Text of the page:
in the winter I always have a bag with extra change of clothes in a compression sack .

a yank strap
Machete axe or saw
flare
tire pressure gage and a compressor
Most importantly let someone know where your headed

if you get stuck . stop ... take a min , relax then attempt to get unstuck . Being all jazzed up and excited might lead you to digging yourself in deeper .Usually in snow the holes your tires dig will be the biggest obstacle you have to overcome , now what works for getting unstuck for someone on say 31s is going to be alot different then someone on 40s . Dig out from under the undercarrage and diffs first and make a path for your tires to climb back on top of the snow And remember snow is fun and getting stuck is just part of the fun , panicking will lead to bad rushed decisions .
Practice , find somewhere close to a road that has at least some traffic or bring a buddy and purposely get stuck , spin the heck out of the tires to create some holes and find out what techniques works for getting your rig back on top of the snow .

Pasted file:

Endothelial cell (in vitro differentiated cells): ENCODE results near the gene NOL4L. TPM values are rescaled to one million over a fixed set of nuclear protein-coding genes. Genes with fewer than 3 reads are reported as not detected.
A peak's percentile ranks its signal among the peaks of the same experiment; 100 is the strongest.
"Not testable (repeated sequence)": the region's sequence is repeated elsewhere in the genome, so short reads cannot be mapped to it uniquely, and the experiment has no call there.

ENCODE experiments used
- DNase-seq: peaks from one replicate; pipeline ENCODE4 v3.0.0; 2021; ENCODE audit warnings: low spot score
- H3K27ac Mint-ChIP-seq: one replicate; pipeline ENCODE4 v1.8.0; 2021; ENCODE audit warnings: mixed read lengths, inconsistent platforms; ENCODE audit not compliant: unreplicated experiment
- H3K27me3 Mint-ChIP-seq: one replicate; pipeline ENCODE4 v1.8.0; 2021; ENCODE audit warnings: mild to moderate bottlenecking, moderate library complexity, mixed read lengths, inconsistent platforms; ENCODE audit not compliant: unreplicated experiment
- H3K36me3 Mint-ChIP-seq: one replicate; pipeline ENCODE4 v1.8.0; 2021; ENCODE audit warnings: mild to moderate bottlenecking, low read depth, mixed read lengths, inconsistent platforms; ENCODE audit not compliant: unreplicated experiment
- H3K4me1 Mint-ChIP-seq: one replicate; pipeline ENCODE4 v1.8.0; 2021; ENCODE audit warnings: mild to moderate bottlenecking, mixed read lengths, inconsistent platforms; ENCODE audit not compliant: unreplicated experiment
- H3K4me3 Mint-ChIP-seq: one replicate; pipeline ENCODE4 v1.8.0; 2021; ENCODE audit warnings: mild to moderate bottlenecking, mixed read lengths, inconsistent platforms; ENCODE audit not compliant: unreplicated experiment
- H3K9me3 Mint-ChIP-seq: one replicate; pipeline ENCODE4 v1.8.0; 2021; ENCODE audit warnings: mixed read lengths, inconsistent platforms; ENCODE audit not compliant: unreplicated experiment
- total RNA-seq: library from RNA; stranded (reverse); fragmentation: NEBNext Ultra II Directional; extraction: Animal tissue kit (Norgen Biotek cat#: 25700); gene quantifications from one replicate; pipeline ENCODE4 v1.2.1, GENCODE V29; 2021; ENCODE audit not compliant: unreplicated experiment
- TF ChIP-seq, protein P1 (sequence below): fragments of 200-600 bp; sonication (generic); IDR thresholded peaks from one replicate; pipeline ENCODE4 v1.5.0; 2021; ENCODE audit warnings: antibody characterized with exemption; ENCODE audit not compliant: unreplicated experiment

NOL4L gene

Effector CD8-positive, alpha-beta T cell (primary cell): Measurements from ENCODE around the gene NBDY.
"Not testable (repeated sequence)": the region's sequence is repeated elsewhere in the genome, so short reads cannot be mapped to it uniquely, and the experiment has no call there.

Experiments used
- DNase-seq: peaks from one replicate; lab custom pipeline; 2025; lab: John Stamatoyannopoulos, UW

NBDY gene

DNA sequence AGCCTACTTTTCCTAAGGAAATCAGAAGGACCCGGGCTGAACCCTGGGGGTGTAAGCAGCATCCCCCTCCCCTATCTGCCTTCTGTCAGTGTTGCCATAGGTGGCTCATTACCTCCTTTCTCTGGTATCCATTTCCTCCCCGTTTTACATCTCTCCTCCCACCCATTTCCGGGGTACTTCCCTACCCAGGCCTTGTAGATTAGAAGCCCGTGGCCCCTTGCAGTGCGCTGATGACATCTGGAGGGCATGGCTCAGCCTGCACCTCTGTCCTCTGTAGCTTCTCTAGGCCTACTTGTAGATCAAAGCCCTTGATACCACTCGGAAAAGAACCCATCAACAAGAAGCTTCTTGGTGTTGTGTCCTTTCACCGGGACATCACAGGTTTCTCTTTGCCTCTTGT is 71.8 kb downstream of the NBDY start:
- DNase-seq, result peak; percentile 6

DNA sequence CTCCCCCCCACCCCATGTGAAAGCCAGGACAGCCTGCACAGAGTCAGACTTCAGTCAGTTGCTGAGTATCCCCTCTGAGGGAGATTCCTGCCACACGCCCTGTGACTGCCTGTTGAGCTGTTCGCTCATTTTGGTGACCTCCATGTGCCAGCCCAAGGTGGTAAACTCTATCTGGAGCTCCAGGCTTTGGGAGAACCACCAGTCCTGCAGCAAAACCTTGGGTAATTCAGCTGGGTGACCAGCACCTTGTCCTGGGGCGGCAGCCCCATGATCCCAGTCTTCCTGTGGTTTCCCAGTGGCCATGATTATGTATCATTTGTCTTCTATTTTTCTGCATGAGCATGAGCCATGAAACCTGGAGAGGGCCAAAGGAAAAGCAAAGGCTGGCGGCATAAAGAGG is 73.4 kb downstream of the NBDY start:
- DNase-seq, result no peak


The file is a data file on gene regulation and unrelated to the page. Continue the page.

AIR DOWN !!!! I can't tell you how many people during the winter I help to get unstuck that all they need to do is drop their tire pressure down to 20 or less. I go down to 12 sometimes but it's very dependent on your tires and your ability to reseat a tire on the rim on the trail
 

Boostpowered

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Influencer I

3,444
Wolfe City, TX, USA
First Name
Justin
Last Name
Davis
Member #

14684

I would like to suggest that you add the following as well,

1. 48hr candle to keep the heat in the vehicle to conserve fuel for heating
2. a crank and solar radio

3. Toilet Paper
4. A Solid fuel burner, mess tins, metal cups with heat resistant lip, K,F,S
These mess tins fit inside each other and a sold fuel burner which would fit inside the inner tin. (i used these in the military in the same way)

5. Lastly Mini flares